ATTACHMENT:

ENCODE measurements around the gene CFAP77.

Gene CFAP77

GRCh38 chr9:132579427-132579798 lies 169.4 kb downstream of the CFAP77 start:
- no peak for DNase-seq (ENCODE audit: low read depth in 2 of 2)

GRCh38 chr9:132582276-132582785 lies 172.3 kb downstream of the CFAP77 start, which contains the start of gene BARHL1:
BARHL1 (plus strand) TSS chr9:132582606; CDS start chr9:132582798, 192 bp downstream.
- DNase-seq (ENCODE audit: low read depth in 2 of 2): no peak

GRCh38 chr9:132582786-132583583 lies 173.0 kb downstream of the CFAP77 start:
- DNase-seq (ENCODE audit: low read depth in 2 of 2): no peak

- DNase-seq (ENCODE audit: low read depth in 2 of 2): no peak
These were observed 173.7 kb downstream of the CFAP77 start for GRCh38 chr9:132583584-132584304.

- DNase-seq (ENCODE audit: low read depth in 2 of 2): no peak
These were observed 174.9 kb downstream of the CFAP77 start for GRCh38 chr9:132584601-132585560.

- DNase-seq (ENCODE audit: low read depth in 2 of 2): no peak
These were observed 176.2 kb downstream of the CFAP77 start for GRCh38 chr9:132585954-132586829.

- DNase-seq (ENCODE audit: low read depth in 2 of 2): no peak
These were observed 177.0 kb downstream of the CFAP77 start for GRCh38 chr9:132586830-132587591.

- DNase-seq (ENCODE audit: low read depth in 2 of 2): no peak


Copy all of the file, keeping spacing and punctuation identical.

ENCODE measurements around the gene CFAP77.

Gene CFAP77

GRCh38 chr9:132579427-132579798 lies 169.4 kb downstream of the CFAP77 start:
- no peak for DNase-seq (ENCODE audit: low read depth in 2 of 2)

GRCh38 chr9:132582276-132582785 lies 172.3 kb downstream of the CFAP77 start, which contains the start of gene BARHL1:
BARHL1 (plus strand) TSS chr9:132582606; CDS start chr9:132582798, 192 bp downstream.
- DNase-seq (ENCODE audit: low read depth in 2 of 2): no peak

GRCh38 chr9:132582786-132583583 lies 173.0 kb downstream of the CFAP77 start:
- DNase-seq (ENCODE audit: low read depth in 2 of 2): no peak

- DNase-seq (ENCODE audit: low read depth in 2 of 2): no peak
These were observed 173.7 kb downstream of the CFAP77 start for GRCh38 chr9:132583584-132584304.

- DNase-seq (ENCODE audit: low read depth in 2 of 2): no peak
These were observed 174.9 kb downstream of the CFAP77 start for GRCh38 chr9:132584601-132585560.

- DNase-seq (ENCODE audit: low read depth in 2 of 2): no peak
These were observed 176.2 kb downstream of the CFAP77 start for GRCh38 chr9:132585954-132586829.

- DNase-seq (ENCODE audit: low read depth in 2 of 2): no peak
These were observed 177.0 kb downstream of the CFAP77 start for GRCh38 chr9:132586830-132587591.

- DNase-seq (ENCODE audit: low read depth in 2 of 2): no peak